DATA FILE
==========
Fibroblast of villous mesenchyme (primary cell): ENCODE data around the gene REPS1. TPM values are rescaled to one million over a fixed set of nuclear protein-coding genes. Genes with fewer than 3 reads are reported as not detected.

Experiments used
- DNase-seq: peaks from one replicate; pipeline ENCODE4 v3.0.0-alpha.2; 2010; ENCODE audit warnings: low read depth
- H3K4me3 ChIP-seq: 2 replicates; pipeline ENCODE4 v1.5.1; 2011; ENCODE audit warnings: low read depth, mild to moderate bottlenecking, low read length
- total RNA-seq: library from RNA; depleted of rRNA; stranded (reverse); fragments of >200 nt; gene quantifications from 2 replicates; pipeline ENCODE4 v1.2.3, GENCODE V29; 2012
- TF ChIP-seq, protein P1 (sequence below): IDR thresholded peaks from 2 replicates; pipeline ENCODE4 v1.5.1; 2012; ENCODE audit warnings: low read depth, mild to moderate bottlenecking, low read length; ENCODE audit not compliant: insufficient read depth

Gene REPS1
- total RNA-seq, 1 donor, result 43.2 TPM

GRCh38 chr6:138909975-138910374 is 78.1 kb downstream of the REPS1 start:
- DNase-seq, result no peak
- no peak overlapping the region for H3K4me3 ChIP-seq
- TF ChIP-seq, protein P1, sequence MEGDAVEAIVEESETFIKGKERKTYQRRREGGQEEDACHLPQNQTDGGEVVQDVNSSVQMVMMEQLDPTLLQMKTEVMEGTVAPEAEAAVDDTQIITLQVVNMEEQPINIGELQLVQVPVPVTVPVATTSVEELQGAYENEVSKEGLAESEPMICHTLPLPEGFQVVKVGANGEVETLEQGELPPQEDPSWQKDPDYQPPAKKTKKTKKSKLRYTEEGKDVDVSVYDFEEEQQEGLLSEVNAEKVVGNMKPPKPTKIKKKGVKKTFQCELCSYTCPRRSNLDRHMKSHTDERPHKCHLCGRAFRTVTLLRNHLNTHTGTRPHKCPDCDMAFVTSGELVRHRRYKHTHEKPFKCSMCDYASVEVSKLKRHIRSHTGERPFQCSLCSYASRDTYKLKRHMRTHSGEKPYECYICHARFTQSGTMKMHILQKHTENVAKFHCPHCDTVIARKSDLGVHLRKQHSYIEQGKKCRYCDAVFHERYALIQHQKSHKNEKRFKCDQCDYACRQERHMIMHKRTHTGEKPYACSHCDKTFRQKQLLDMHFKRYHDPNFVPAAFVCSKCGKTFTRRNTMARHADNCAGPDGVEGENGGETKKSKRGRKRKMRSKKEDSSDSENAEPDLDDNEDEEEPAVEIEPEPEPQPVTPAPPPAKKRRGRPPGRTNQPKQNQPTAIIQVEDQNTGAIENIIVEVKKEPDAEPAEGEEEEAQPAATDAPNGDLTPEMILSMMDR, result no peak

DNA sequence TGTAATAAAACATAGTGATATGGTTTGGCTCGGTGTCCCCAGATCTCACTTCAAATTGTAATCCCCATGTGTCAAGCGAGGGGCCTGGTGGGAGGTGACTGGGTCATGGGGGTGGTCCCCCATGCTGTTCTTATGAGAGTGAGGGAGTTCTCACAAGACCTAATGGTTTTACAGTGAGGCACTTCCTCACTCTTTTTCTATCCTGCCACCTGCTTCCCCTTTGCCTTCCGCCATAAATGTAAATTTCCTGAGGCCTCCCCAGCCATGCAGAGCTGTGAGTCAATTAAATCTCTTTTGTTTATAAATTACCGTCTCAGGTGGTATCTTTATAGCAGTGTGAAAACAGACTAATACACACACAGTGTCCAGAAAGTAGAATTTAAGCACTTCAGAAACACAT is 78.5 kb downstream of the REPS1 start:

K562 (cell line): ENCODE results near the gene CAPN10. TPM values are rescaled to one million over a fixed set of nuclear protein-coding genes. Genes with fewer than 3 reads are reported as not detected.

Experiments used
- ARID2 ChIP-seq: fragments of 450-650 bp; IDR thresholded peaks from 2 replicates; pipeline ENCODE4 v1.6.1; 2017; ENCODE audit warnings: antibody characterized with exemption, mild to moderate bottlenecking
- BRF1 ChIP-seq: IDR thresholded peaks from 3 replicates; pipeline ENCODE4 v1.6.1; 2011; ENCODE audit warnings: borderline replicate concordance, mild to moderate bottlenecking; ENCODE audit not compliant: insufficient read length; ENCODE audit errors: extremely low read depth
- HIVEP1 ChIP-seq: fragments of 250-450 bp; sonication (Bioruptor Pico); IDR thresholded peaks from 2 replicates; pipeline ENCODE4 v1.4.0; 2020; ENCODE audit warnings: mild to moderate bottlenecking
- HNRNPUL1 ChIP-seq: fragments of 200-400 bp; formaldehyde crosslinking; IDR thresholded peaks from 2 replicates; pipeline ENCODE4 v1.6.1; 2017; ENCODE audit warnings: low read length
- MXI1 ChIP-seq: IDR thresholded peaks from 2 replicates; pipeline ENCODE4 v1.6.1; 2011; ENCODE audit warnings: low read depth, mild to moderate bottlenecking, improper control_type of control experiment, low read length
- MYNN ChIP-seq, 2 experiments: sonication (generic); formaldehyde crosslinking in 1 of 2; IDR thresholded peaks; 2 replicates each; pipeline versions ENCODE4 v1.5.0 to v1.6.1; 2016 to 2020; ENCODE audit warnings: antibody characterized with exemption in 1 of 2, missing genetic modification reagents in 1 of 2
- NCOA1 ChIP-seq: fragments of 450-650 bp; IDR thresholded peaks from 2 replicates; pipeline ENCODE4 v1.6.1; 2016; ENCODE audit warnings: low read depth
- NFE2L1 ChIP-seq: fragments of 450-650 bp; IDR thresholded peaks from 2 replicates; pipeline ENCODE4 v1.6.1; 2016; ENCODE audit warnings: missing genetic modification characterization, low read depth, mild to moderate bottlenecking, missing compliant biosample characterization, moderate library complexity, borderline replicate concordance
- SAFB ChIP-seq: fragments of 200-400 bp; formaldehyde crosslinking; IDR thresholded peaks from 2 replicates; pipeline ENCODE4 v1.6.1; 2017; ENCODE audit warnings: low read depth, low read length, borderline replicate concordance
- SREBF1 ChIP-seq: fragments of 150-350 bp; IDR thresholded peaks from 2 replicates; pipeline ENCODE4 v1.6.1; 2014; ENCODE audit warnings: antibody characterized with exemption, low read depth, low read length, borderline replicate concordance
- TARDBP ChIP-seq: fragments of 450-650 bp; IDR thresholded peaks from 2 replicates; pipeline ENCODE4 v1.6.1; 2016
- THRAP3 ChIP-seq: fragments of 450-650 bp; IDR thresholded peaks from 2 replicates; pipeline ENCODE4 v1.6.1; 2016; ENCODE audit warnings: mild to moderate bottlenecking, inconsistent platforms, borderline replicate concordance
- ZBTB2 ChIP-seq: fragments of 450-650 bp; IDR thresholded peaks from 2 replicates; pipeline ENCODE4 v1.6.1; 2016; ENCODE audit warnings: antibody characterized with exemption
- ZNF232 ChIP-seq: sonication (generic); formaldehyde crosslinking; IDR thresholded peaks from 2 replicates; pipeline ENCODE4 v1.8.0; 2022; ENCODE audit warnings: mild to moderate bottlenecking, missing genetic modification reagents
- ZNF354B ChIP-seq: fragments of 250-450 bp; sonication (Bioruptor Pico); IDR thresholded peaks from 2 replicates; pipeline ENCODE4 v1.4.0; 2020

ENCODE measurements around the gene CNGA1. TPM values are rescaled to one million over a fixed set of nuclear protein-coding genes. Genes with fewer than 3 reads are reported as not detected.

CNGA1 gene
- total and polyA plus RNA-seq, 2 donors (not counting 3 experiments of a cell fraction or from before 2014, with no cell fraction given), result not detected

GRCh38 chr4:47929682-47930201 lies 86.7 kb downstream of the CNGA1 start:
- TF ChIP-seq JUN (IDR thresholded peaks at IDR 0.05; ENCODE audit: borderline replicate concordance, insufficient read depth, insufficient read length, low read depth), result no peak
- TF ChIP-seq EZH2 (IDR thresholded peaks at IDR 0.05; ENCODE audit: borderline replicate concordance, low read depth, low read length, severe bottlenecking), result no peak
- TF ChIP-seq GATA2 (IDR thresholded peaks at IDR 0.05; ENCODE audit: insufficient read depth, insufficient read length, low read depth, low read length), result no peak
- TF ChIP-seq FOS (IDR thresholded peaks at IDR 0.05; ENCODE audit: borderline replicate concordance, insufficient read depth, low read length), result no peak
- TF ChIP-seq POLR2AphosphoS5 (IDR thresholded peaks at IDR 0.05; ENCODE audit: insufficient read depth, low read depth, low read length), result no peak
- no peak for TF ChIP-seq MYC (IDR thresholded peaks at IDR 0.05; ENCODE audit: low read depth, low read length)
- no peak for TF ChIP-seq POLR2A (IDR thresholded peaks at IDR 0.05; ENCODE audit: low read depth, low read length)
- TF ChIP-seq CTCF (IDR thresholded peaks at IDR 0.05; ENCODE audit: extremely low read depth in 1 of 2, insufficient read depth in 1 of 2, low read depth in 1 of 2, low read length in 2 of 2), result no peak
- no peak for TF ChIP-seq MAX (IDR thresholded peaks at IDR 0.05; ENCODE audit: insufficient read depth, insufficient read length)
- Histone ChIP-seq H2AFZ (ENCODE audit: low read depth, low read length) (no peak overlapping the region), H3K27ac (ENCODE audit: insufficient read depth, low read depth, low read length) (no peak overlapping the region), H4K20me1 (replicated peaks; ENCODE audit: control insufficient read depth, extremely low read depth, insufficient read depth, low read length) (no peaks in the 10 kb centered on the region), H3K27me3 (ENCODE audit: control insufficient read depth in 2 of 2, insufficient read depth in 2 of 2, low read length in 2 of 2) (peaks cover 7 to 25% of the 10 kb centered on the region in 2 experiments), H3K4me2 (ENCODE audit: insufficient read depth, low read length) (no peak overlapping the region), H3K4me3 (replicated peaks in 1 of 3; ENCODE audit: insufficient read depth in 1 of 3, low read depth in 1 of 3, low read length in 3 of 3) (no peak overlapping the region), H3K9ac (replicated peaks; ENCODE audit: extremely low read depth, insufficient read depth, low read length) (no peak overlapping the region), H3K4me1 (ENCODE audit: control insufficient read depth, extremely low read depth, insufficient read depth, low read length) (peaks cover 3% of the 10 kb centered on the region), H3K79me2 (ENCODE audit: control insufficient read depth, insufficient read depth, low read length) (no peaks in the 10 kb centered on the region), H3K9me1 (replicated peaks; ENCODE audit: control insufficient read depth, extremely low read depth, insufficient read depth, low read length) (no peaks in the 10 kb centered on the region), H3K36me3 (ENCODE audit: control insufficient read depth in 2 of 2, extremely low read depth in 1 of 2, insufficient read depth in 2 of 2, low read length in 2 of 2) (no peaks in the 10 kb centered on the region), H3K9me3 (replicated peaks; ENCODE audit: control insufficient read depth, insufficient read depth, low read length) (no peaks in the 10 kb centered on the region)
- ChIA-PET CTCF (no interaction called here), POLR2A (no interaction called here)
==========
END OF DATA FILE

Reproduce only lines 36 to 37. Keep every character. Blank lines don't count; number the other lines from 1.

- TF ChIP-seq EZH2 (IDR thresholded peaks at IDR 0.05; ENCODE audit: borderline replicate concordance, low read depth, low read length, severe bottlenecking), result no peak
- TF ChIP-seq GATA2 (IDR thresholded peaks at IDR 0.05; ENCODE audit: insufficient read depth, insufficient read length, low read depth, low read length), result no peak